16 September 2011 ~ 1 Comentario

Keynes and corruption

por Carlos Alberto Montaner*


(FIRMAS PRESS) We are friends, so I asked him directly:“Why did you allow the army brass to steal 10 percent of the defense budgets during your administration?” We were dining. This conversation occurred several years ago. It was off-the-record. There was no hostility in my words, just curiosity. The former president took a deep breath and answered with a mixture of honesty and melancholy: “Because if I had tried to prevent it, they would have kicked me in the behind.” He didn’t say “behind,” of course.

Corruption was the way to maintain a certain institutional stability. Nobody was shocked. It was the norm, not the exception. And it happened more or less the same in the rest of the state structure. Almost all the functionaries who had access to an official budget kept a percentage or raised the prices of services to the public in cahoots with some favorite private entrepreneur who paid them a bribe. That was the social contract: the political and economical ruling classes split a substantial part of the revenues. In exchange for that unholy matrimony, peace reigned.

This is not surprising. Three fourths of the world’s states ” have worked this way for thousands of years. I have said this before: Douglass North, the great historian of the economy, 1993 Nobel Prize winner, and two colleagues described it admirably in A Conceptual Framework for Interpreting Recorded Human History. He calls them “limited-access societies.”In them, the alliance of the political and economical powers picks the winners, splits the booty and distributes the crumbs among the rest.

What is noteworthy is the appearance, for the past two centuries, of some states guided by the law, competition and meritocracy that morally condemn and prosecute illicit enrichment, peculation and collusion between the public sector and the private entrepreneurs intent on fleecing the taxpayers. Those societies, according to North’s aseptic nomenclature, are of the “open access” variety. In them, the best triumph, following the rules and engaging in competition, which doesn’t make them perfect but more hospitable to progress and prosperity.

That is why, among other reasons, Keynesianism works worst in the limited-access nations. To John Maynard Keynes, famous British economist and great functionary, we owe the dangerous and widespread conjecture that governments, through the modulation of public spending, increasing it(almost always) or reducing it (almost never), can fight unemployment, promote growth and control inflation permanently.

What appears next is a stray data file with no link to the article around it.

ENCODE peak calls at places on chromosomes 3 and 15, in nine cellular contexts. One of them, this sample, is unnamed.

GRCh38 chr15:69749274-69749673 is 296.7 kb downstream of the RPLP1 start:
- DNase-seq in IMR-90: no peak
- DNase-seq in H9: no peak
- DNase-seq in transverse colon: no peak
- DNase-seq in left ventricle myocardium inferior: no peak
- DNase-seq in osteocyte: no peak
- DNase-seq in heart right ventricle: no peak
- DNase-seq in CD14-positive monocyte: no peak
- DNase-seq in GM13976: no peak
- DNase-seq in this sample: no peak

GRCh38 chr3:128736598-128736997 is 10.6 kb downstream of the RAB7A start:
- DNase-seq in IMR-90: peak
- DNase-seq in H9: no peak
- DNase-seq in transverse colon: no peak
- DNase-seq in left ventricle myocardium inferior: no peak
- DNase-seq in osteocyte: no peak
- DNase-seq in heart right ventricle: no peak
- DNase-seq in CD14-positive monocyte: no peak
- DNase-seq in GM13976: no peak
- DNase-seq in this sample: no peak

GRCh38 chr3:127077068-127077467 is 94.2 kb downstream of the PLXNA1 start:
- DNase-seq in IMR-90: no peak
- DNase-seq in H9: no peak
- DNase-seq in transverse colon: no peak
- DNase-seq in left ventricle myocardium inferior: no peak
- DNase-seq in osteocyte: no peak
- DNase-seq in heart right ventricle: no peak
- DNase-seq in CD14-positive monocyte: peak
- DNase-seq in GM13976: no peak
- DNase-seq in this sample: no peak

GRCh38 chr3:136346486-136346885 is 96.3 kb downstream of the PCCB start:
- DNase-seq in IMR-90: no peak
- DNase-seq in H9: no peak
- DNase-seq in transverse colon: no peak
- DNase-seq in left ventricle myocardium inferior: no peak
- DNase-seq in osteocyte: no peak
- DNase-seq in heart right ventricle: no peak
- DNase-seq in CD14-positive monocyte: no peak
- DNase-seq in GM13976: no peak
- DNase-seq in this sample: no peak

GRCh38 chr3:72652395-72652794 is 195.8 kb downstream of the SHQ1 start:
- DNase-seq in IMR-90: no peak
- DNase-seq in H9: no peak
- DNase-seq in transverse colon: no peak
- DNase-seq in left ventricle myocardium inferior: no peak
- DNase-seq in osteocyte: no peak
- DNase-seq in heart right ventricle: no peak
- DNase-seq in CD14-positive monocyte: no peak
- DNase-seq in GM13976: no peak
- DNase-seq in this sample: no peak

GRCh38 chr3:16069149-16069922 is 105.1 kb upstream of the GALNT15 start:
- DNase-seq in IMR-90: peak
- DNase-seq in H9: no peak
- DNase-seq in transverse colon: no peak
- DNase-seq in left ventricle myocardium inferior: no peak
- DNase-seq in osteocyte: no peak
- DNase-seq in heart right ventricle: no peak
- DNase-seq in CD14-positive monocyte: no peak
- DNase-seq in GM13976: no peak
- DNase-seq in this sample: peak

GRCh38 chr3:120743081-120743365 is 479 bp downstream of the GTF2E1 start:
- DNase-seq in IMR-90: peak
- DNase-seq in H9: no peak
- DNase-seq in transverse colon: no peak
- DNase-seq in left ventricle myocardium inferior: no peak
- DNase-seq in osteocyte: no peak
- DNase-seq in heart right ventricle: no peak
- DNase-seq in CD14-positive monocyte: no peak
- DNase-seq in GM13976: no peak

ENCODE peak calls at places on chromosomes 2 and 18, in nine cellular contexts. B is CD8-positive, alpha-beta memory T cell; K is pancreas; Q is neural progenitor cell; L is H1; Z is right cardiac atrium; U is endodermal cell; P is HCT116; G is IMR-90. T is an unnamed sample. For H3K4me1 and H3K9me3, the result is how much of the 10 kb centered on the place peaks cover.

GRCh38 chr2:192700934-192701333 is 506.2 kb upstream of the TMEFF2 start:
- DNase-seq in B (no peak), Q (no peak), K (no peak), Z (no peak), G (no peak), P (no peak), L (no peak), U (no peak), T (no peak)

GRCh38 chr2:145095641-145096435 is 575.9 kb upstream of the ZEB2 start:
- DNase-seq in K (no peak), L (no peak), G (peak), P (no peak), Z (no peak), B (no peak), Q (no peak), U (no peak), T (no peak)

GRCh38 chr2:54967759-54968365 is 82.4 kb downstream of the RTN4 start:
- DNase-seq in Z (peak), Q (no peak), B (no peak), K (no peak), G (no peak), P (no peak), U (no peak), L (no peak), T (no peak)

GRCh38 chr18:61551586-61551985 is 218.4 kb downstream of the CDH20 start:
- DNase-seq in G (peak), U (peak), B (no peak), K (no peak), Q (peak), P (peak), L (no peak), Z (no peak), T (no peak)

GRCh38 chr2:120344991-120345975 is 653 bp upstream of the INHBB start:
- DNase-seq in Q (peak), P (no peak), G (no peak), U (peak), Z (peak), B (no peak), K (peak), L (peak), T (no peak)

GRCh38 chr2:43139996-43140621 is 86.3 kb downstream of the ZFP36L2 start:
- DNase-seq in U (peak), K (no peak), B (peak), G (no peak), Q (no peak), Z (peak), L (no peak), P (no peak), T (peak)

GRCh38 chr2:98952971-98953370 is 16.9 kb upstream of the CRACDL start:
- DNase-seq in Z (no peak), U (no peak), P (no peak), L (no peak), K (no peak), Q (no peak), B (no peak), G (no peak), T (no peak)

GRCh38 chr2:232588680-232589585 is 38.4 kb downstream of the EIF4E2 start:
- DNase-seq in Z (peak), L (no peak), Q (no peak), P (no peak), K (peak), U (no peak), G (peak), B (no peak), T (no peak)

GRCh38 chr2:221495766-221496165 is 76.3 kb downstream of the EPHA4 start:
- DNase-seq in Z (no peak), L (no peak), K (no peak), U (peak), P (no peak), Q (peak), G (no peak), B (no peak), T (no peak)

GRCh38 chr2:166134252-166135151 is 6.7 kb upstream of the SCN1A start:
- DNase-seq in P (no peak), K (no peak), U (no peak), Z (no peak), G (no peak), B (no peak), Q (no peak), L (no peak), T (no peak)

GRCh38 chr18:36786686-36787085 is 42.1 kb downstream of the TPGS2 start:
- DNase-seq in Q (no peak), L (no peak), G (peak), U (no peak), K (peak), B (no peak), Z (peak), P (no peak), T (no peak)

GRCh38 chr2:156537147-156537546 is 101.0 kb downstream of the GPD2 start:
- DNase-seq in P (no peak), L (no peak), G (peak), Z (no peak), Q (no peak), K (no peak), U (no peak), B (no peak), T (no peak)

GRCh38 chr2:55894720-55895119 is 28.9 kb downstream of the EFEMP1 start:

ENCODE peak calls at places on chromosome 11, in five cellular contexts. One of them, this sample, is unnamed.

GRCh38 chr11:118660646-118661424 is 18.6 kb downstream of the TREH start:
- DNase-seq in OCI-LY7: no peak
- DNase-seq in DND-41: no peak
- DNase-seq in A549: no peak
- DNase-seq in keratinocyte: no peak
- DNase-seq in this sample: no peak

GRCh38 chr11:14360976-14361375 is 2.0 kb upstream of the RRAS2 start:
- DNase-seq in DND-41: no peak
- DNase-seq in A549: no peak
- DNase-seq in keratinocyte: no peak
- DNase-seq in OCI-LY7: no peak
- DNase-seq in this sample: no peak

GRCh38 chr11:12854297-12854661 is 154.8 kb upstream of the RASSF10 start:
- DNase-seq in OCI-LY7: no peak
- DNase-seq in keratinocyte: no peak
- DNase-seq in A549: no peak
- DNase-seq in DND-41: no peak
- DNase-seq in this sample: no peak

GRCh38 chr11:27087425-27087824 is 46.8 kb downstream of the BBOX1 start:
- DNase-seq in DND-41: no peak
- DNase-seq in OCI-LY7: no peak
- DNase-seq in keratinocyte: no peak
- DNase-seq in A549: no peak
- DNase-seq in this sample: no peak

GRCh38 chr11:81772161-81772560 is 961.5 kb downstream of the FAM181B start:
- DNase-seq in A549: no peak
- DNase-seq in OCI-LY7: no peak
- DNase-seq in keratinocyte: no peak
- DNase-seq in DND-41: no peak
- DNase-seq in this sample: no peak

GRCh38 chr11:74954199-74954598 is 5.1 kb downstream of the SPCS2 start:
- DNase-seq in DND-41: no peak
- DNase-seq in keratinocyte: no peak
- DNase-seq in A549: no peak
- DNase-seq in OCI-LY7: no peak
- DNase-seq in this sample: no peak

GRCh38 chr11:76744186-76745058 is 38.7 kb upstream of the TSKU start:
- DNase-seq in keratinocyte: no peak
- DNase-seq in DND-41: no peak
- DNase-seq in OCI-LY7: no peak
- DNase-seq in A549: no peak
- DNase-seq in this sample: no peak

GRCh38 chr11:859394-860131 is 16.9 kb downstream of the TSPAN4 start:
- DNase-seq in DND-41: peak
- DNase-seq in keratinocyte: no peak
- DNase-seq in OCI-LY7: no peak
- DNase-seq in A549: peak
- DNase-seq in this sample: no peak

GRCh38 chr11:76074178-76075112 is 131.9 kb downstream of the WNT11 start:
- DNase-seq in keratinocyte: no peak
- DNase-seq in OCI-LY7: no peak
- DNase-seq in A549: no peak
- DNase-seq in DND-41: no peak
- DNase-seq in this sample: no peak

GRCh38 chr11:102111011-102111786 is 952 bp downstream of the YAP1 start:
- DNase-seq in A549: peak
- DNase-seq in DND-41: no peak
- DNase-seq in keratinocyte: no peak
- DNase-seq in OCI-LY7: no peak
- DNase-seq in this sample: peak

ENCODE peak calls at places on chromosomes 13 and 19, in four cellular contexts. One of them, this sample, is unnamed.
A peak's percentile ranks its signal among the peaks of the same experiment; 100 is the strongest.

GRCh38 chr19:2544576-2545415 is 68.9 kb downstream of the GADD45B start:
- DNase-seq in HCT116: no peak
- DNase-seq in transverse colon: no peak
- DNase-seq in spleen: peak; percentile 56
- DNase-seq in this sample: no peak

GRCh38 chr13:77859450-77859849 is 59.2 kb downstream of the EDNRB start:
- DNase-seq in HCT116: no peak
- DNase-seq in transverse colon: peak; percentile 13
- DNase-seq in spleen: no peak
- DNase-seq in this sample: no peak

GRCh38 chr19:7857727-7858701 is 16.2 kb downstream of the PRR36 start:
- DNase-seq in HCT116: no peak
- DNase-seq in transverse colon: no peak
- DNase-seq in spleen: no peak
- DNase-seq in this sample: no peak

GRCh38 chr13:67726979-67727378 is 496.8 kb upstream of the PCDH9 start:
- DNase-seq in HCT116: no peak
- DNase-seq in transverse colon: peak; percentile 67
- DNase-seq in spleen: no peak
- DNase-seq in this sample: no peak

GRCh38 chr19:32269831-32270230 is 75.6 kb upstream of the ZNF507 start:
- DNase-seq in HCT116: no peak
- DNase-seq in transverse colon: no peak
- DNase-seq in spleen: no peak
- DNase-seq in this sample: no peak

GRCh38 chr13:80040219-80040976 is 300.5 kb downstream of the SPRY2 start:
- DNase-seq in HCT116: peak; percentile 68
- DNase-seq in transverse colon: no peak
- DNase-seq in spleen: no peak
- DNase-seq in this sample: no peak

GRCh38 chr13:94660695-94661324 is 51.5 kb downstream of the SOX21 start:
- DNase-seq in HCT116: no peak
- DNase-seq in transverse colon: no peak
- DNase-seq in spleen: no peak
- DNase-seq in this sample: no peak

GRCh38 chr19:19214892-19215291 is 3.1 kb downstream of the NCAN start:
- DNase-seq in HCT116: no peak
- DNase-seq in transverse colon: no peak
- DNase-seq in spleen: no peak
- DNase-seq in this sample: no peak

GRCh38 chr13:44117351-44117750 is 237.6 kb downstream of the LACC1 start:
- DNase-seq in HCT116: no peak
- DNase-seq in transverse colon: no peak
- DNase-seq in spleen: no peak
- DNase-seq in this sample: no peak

That proposition, endorsed by the 20th-Century’s most influential economist, became the best excuse to exponentially bloat state budgets. What more could a dishonest ruler, surrounded by collaborators and accomplices who abusely profited from every transaction they conducted, want than to place all those criminal activities under an intellectual cloak of scientific legitimacy? The higher public spending rose, the wider the state’s perimeter grew, the more fitting its administration looked to Keynesian modernity.

But the central idea of Keynesianism – the government as the great pusher of the economic buttons to avoid cycles of recession – did not take into account the psychological nature of the honest politicians and functionaries. They do not steal the resources because they have some professional ethics, but they usually spend them according to their electoral needs.

If a Congressman or a regional governor perceives that a public investment in his district will favor his political future, he will likely sponsor it, even if it doesn’t make much sense for most citizens. There is simply no common good, only decisions that benefit some people, and those who make the decisions have their own personal interests at heart.” 

When Keynes in the 1930s, after the worldwide Depression was unleashed in the United States in1929, began to formulate his theories, this one seemed like a reasonable proposition. Time and experience have not confirmed his predictions. It is not good for nations that respect the law. It is terrible for the others.


One Response to “Keynes and corruption”

  1. Scott Zwartz 28 November 2013 at 6:10 pm Permalink

    This article evidences a significant lack of understanding of everything Keynes wrote.

    For Keynes, corruption is one of the worse evils because corruption always destroys the Price System. For any economy to function efficiently, the true value of goods and services must be reflected in their prices and thus any situation where the price departs from value is harmful.

    This fact leads to the area where Keynes and Lord Acton overlap. “Power tends to corrupt and absolute power corrupts absolutely.” (1887)

    When the government allows powerful business to dominate the government and to steal wealth, corruption becomes worse and worse since more wealthy leads to more power which leads to more corruption. The results are a Supreme Court which rules that the right of the wealthy to deceive and mislead is an inalienable right on which the State may not infringe. As the Supreme Court said, ‘All men, those who sleep under bridges, and those who’s surnames have the appendage Inc., are equally free to express themselves in the public form. Citizens United, US Supreme Court

    The worst possible thing por Los Corruptadoes en Estados Unidos would be for the nation to follow Keynesian economics. Rather than free enterprise or a mixed economy, they prefer the Keynesian free world of Obama and the tea baggers.

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